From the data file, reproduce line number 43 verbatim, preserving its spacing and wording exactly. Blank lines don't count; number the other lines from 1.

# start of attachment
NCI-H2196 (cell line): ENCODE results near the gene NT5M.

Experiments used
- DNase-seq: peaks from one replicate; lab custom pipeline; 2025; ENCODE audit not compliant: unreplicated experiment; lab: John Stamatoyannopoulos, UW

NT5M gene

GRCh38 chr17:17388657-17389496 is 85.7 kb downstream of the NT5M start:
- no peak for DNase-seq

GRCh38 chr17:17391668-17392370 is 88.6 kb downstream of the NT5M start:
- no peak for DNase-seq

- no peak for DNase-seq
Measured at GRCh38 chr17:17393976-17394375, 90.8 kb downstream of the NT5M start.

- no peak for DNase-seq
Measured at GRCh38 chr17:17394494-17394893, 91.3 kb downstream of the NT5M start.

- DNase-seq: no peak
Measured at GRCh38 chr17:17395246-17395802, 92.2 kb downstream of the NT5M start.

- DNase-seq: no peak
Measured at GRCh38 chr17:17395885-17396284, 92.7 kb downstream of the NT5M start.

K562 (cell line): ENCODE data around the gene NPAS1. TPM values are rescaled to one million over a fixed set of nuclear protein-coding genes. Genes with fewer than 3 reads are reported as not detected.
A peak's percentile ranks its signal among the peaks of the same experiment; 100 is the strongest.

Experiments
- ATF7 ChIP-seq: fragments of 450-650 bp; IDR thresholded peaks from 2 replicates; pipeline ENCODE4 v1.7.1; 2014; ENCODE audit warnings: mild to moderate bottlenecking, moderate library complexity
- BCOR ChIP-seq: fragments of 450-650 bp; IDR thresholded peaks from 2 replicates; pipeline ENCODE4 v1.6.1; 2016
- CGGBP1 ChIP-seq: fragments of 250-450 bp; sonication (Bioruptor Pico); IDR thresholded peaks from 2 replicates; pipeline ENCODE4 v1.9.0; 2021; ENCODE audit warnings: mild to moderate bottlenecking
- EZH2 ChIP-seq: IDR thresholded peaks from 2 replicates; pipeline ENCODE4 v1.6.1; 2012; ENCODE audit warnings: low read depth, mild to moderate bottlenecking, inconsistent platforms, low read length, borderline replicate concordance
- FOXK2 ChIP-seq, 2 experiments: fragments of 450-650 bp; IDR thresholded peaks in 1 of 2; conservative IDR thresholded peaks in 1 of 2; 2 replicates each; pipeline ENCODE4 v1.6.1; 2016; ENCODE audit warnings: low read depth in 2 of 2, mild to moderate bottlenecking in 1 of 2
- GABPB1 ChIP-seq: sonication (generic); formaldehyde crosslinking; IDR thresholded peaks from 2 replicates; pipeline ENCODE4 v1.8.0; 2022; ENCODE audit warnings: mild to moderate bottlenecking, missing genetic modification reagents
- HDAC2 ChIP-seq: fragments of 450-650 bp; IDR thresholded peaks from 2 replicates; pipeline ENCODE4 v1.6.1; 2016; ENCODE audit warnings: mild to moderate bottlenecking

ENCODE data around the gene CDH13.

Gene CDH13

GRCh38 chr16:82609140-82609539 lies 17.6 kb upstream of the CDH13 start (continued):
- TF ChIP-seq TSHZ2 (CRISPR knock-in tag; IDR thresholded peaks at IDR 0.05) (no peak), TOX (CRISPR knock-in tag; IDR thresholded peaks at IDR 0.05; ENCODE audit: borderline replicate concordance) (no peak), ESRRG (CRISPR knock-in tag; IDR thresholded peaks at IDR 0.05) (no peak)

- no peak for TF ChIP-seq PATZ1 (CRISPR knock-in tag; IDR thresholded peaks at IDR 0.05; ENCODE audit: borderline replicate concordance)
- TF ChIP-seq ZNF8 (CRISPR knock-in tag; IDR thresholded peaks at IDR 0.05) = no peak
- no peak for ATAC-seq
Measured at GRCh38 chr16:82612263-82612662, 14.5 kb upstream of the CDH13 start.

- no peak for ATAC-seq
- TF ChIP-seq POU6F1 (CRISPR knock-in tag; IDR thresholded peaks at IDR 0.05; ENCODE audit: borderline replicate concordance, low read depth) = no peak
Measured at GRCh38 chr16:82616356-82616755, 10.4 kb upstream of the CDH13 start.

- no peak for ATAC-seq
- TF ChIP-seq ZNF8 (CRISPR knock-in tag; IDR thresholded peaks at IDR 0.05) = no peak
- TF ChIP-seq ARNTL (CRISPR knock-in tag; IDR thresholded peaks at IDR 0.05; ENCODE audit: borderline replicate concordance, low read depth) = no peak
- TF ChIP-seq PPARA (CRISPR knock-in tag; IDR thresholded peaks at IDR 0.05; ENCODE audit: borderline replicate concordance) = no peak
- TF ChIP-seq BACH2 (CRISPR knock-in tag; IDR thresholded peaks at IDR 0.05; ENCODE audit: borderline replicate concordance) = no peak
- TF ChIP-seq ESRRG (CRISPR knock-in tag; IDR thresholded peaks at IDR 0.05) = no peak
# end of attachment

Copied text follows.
- TF ChIP-seq ESRRG (CRISPR knock-in tag; IDR thresholded peaks at IDR 0.05) = no peak